Nutritional parameters were measured by a nutritionist. Height and weight were measured using a stadiometer (Seca 217) and scale (Seca 876), respectively, and BMI calculated. The waist and hip circumference were measured using the tape measure and waist to hip ratio calculated. Bioimpedanciometry was performed using the XCONTACT 350 device and percent of lean body mass was measured (D1000-3). The following biochemical parameters were analyzed by an external laboratory: albuminuria (mg/24 h), creatinine (mg/L), urea (g/L), glucose (mg/dL), albumin (g/dL), calcium (mg/dL), and phosphorous (mg/dL) (Additional file 5: Table S1).

Collection and preservation of samples

Stool samples were collected separately according to group (stage 3, 4, or 5 or healthy controls). Samples were processed in class II biosafety cabinets, aliquoted in 1.5 mL tubes, and stored at − 20 °C until processing.

E. coli isolation protocol and determination of the minimum inhibitory concentration (MIC) of metal(loid)s

In 200 mg of previously aliquoted fecal samples, 1 mL of YCFAm [21,22,23] was added to into a 1.5 mL tube. The mix was homogenized by pipetting and samples centrifuged for 30 s at 13,000×g. The resulting supernatant was used for bacterial isolation procedures, growth curves, resistance/tolerance to metal(loid)s and antibiotics resistance assay.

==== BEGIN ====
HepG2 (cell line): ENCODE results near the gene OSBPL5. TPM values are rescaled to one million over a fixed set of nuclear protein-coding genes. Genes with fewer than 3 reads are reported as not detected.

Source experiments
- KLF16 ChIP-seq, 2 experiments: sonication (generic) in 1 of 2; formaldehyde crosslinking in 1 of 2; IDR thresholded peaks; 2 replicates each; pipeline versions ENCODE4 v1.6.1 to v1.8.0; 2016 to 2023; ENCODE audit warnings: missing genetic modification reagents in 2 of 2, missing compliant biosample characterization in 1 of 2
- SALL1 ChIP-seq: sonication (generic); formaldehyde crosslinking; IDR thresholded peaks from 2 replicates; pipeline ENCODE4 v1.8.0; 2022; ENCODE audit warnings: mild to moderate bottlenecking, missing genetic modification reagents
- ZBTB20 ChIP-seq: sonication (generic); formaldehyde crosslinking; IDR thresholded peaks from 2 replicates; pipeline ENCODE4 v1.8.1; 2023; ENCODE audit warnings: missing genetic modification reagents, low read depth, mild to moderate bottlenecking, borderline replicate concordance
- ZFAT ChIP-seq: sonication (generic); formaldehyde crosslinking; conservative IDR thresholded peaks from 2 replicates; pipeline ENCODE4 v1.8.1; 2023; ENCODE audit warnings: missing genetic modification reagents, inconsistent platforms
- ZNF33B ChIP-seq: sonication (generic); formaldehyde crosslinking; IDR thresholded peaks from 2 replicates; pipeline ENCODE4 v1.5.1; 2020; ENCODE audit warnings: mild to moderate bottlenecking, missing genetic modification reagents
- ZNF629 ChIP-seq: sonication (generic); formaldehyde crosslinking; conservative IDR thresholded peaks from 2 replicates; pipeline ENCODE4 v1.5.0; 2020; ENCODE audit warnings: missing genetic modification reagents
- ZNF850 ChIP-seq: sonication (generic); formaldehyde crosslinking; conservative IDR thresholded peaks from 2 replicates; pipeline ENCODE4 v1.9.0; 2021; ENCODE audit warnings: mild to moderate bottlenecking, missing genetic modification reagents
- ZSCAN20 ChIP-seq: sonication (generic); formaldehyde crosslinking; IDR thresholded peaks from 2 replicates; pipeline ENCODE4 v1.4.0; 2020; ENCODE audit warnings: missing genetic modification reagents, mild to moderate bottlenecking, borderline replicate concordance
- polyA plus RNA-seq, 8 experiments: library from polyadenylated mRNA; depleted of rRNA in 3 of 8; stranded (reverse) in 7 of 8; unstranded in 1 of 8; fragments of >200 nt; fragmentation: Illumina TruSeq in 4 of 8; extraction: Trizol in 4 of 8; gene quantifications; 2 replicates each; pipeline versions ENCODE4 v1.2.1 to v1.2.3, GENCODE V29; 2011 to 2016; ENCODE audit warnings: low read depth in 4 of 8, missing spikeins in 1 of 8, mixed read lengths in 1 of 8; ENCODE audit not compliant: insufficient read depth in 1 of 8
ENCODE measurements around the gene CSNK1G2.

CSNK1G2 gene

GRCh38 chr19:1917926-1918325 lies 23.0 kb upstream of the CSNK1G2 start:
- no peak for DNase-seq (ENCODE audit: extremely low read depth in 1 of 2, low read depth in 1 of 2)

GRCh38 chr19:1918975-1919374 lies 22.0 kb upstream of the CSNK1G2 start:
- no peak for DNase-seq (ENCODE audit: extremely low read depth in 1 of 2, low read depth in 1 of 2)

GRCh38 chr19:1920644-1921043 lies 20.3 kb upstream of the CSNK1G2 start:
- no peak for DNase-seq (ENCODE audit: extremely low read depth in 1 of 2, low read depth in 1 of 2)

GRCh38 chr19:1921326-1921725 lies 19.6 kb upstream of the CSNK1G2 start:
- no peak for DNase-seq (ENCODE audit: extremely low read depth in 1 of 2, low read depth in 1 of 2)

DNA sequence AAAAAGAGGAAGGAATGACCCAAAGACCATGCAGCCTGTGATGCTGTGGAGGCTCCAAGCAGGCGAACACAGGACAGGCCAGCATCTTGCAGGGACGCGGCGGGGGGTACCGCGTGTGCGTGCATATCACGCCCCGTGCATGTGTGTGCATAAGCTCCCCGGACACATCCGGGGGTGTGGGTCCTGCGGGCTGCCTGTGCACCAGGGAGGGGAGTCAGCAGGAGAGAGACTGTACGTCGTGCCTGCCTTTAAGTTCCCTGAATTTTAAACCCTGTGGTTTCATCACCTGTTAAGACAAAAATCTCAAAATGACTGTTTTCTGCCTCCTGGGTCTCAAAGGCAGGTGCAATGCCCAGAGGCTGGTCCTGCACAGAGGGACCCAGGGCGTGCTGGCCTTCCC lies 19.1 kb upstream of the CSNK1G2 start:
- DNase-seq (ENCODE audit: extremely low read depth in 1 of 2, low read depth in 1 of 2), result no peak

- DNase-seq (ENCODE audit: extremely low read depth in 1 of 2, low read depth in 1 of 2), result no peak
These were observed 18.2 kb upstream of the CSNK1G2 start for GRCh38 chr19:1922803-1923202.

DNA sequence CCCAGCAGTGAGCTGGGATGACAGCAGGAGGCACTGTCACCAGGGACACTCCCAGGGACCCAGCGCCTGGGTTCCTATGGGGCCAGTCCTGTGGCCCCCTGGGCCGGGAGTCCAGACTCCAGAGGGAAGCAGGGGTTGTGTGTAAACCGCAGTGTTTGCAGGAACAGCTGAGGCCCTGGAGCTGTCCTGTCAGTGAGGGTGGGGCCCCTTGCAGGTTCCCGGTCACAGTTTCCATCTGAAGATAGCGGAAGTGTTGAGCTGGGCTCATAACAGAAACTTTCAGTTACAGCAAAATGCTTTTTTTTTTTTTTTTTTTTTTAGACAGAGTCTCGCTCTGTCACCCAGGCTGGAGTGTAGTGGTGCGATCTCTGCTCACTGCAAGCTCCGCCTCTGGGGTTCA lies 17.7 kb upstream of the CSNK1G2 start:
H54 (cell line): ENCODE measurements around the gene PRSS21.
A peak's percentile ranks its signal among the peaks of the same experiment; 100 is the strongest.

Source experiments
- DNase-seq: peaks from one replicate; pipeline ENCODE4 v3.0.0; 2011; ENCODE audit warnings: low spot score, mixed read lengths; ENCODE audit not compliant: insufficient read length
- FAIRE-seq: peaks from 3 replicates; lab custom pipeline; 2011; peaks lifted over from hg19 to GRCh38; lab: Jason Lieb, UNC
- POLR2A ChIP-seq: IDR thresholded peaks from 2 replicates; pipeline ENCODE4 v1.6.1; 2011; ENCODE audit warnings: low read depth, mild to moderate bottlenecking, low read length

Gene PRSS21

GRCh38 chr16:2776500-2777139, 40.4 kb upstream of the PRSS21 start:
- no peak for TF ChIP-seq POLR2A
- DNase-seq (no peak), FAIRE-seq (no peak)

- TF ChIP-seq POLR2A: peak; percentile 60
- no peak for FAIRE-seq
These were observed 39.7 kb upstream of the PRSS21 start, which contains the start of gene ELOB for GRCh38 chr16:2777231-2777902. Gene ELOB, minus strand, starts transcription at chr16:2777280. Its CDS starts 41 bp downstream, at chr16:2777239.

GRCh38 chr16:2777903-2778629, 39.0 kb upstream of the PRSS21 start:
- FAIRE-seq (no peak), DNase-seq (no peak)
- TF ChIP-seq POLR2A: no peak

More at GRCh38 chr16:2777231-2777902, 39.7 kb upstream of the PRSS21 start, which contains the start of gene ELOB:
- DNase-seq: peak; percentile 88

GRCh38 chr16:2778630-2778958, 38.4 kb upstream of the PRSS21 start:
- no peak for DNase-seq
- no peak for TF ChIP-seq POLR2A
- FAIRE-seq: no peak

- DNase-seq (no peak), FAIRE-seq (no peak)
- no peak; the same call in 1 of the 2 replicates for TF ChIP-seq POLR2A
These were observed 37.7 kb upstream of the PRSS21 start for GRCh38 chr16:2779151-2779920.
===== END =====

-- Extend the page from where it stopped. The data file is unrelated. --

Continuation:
Two hundred μL of the mix was spread in Eosin methylene blue Levine agar to grow at 37 °C for 16 h. Bacteria that showed a metallic green coloration was isolated in YCFAm medium, the colonies were used in the minimum inhibitory concentration (MIC) assays. 20 mM of Mercury (Hg), arsenic (As) and lead (Pb), and 50 mM cadmium (Cd) stock solution was used for preparing tenfold serial dilutions. Later, 10 µL of a saturated culture of bacteria was inoculated into each dilution under aerobic conditions. Because E. coli is considered a sensitive bacterium for metal(loid)s toxicant effects, the MIC of E. coli was used as a cut-off point to determine resistant/tolerant microorganisms for metal(loid)s in stool samples.